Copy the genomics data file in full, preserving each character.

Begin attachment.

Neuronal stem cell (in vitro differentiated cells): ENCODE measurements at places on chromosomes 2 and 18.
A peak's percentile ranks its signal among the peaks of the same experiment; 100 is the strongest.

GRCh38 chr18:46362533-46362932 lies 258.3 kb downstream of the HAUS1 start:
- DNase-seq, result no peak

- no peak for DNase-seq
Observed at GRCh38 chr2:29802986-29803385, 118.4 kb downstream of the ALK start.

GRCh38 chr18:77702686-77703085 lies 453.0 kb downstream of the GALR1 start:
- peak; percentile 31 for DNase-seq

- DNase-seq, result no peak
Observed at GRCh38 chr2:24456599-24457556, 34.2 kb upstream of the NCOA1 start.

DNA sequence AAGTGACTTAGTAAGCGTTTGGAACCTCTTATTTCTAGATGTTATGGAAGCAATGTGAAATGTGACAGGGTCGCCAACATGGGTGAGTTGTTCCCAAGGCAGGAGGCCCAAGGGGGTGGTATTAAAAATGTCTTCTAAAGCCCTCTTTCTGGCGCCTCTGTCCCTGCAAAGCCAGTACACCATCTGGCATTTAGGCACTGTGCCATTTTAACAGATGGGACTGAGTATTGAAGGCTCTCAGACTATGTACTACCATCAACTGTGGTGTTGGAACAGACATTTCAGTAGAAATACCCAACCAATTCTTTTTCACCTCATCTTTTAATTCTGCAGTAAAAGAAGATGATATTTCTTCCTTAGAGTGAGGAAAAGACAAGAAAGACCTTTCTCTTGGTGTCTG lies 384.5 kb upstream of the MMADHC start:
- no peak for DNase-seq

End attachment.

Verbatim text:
Neuronal stem cell (in vitro differentiated cells): ENCODE measurements at places on chromosomes 2 and 18.
A peak's percentile ranks its signal among the peaks of the same experiment; 100 is the strongest.

GRCh38 chr18:46362533-46362932 lies 258.3 kb downstream of the HAUS1 start:
- DNase-seq, result no peak

- no peak for DNase-seq
Observed at GRCh38 chr2:29802986-29803385, 118.4 kb downstream of the ALK start.

GRCh38 chr18:77702686-77703085 lies 453.0 kb downstream of the GALR1 start:
- peak; percentile 31 for DNase-seq

- DNase-seq, result no peak
Observed at GRCh38 chr2:24456599-24457556, 34.2 kb upstream of the NCOA1 start.

DNA sequence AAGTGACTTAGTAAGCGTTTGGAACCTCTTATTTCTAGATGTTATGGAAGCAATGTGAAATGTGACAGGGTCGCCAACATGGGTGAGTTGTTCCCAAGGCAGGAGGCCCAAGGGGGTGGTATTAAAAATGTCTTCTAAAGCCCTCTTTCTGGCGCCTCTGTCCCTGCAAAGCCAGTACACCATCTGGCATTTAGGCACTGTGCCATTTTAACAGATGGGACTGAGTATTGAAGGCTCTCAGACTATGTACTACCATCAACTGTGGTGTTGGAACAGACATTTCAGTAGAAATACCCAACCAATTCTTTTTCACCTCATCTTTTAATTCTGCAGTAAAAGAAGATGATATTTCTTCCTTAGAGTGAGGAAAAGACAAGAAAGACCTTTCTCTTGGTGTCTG lies 384.5 kb upstream of the MMADHC start:
- no peak for DNase-seq